It all started innocently enough: My friend and I were on a socially distanced afternoon walk, enjoying the early spring sun, when she uttered two words that made my heart skip a beat — retirement savings. Gulp.
Rather than panic, I listened intently to her predicament. She, too, is a single mom trying to swing college tuition for her kids, and identifies as someone who let retirement planning slide. Upon seeking professional input, my friend quickly realized paying for college was the least of her worries. As to her financial planner’s advice? Focus on your own long-term financial future.
Driving home, I decided to act rather than wallow: I’m 46 years old, and I’m trading in a whole bunch of shame about my non-existent retirement savings and swapping it for an IRA.
The short story? I decided to use my federal tax refund to open an Individual Retirement Account, which — for those who are unfamiliar — is a type of tax-advantaged account to save for retirement that is separate from a workplace plan; investments like annuities, mutual funds, stocks, and bonds might be available through an IRA.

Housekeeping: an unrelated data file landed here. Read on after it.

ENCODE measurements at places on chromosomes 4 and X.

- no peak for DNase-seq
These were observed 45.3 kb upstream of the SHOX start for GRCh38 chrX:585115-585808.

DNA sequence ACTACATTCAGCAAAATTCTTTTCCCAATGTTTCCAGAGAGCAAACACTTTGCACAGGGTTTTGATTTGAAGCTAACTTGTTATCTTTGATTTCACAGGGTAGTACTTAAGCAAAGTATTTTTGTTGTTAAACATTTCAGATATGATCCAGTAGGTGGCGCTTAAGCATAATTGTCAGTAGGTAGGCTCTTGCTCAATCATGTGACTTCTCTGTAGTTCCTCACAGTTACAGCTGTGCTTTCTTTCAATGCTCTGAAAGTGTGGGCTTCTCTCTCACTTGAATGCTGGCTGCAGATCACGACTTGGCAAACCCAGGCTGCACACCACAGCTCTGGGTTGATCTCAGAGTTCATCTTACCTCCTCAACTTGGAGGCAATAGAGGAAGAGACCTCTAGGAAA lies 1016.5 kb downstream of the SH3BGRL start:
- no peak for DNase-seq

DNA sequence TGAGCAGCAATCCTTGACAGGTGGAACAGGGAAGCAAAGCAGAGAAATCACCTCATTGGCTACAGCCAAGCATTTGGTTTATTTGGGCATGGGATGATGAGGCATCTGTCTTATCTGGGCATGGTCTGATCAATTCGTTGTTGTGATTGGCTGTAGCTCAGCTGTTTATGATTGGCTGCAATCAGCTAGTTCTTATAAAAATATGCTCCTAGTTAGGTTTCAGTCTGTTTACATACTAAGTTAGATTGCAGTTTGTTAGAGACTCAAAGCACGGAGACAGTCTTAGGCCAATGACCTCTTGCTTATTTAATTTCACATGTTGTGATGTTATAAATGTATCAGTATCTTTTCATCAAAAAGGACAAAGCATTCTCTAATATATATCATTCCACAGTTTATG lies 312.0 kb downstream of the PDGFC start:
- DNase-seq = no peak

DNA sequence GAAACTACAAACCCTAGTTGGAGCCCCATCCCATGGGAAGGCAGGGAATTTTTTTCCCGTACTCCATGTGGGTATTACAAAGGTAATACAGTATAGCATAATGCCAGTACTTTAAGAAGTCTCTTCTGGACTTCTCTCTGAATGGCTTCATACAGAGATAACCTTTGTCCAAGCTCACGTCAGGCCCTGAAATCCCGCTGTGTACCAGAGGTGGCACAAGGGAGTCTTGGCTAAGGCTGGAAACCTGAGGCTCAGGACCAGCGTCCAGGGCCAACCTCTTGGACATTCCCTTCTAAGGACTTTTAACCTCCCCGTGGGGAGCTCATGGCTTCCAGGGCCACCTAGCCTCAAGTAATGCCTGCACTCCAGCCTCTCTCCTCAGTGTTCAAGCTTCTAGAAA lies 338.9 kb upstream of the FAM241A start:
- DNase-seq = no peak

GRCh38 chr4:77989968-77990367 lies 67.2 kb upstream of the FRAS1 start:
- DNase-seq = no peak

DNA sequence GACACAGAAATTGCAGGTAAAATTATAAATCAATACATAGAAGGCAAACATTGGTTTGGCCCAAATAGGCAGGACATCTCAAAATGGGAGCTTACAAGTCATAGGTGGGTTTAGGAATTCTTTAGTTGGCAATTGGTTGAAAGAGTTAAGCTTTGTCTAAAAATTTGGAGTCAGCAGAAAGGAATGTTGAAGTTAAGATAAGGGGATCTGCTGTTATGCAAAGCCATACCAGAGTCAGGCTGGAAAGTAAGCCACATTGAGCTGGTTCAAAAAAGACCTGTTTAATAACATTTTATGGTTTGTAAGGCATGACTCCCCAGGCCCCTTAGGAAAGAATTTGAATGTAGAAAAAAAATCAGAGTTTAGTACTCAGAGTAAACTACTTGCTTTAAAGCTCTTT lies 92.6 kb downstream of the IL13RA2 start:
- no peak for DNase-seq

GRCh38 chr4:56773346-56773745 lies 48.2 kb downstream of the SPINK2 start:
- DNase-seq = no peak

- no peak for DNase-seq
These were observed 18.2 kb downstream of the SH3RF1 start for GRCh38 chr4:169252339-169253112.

For five years, I used every penny I earned as a freelance writer to pay the mortgage and put food on the table for me and my two teenagers. It made sense that I dragged my feet when it came to retirement planning, let alone retirement savings: There was nothing leftover, so I considered the issue moot. Now, as if on cue, I’ve discovered the silver lining of getting a late start.
As a newbie to the full-time working world, I plan to be in a higher tax bracket when I retire than I am now, which makes the Roth IRA a perfect fit for me. Suffice it to say I’m finally building for my future, and I’m not even starting (entirely) from scratch.
I hadn’t made much progress on saving for retirement up till now
A long time ago — more than two decades! — I spent a total of seven years making modest contributions to a pair of employer-sponsored annuity savings accounts and a 401(k) plan that my then-employer matched. When I took a six-year break from the workforce (to raise my kids), I had a spouse whose generous pension positioned both of us to be on track for retirement; when I returned to work as a freelancer (read: no benefits, and definitely no matching contributions), I was concurrently navigating the divorce process, and saving money for retirement was possibly the furthest thing from my mind.